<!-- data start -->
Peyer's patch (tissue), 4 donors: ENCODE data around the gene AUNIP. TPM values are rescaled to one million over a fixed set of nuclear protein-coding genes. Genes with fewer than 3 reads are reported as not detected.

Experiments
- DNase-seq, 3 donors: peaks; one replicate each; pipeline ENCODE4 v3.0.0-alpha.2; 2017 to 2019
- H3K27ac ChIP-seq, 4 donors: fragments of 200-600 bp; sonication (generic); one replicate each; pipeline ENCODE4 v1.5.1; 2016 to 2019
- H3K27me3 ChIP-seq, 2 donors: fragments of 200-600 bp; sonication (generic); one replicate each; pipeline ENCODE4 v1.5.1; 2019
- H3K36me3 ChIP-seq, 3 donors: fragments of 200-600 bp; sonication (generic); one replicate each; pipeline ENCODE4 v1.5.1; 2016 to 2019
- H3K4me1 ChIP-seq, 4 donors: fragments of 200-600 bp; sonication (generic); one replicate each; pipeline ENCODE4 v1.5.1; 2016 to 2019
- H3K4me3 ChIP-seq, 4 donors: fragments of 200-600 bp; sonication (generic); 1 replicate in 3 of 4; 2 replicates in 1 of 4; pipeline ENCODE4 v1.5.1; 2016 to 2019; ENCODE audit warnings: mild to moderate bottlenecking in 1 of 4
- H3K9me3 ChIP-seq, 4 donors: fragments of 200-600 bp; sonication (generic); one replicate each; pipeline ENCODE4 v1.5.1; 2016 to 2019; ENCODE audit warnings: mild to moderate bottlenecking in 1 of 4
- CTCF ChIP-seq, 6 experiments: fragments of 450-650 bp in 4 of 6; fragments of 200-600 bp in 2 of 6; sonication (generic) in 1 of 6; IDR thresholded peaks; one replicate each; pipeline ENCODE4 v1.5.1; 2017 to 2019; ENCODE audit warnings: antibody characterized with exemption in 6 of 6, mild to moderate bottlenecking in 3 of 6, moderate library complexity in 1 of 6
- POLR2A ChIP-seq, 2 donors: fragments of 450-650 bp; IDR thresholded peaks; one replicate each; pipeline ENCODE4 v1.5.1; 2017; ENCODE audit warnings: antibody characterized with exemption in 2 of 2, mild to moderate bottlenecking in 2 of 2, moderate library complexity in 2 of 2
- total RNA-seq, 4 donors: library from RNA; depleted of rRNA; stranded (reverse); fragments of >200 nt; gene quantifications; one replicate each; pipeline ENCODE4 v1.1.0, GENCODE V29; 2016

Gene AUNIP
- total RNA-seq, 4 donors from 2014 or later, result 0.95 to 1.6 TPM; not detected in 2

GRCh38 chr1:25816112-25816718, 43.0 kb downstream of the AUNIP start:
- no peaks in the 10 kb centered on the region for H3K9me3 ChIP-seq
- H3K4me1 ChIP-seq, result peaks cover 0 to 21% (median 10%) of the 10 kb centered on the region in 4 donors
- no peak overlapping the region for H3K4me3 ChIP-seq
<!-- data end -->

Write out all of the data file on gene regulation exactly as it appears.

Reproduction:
Peyer's patch (tissue), 4 donors: ENCODE data around the gene AUNIP. TPM values are rescaled to one million over a fixed set of nuclear protein-coding genes. Genes with fewer than 3 reads are reported as not detected.

Experiments
- DNase-seq, 3 donors: peaks; one replicate each; pipeline ENCODE4 v3.0.0-alpha.2; 2017 to 2019
- H3K27ac ChIP-seq, 4 donors: fragments of 200-600 bp; sonication (generic); one replicate each; pipeline ENCODE4 v1.5.1; 2016 to 2019
- H3K27me3 ChIP-seq, 2 donors: fragments of 200-600 bp; sonication (generic); one replicate each; pipeline ENCODE4 v1.5.1; 2019
- H3K36me3 ChIP-seq, 3 donors: fragments of 200-600 bp; sonication (generic); one replicate each; pipeline ENCODE4 v1.5.1; 2016 to 2019
- H3K4me1 ChIP-seq, 4 donors: fragments of 200-600 bp; sonication (generic); one replicate each; pipeline ENCODE4 v1.5.1; 2016 to 2019
- H3K4me3 ChIP-seq, 4 donors: fragments of 200-600 bp; sonication (generic); 1 replicate in 3 of 4; 2 replicates in 1 of 4; pipeline ENCODE4 v1.5.1; 2016 to 2019; ENCODE audit warnings: mild to moderate bottlenecking in 1 of 4
- H3K9me3 ChIP-seq, 4 donors: fragments of 200-600 bp; sonication (generic); one replicate each; pipeline ENCODE4 v1.5.1; 2016 to 2019; ENCODE audit warnings: mild to moderate bottlenecking in 1 of 4
- CTCF ChIP-seq, 6 experiments: fragments of 450-650 bp in 4 of 6; fragments of 200-600 bp in 2 of 6; sonication (generic) in 1 of 6; IDR thresholded peaks; one replicate each; pipeline ENCODE4 v1.5.1; 2017 to 2019; ENCODE audit warnings: antibody characterized with exemption in 6 of 6, mild to moderate bottlenecking in 3 of 6, moderate library complexity in 1 of 6
- POLR2A ChIP-seq, 2 donors: fragments of 450-650 bp; IDR thresholded peaks; one replicate each; pipeline ENCODE4 v1.5.1; 2017; ENCODE audit warnings: antibody characterized with exemption in 2 of 2, mild to moderate bottlenecking in 2 of 2, moderate library complexity in 2 of 2
- total RNA-seq, 4 donors: library from RNA; depleted of rRNA; stranded (reverse); fragments of >200 nt; gene quantifications; one replicate each; pipeline ENCODE4 v1.1.0, GENCODE V29; 2016

Gene AUNIP
- total RNA-seq, 4 donors from 2014 or later, result 0.95 to 1.6 TPM; not detected in 2

GRCh38 chr1:25816112-25816718, 43.0 kb downstream of the AUNIP start:
- no peaks in the 10 kb centered on the region for H3K9me3 ChIP-seq
- H3K4me1 ChIP-seq, result peaks cover 0 to 21% (median 10%) of the 10 kb centered on the region in 4 donors
- no peak overlapping the region for H3K4me3 ChIP-seq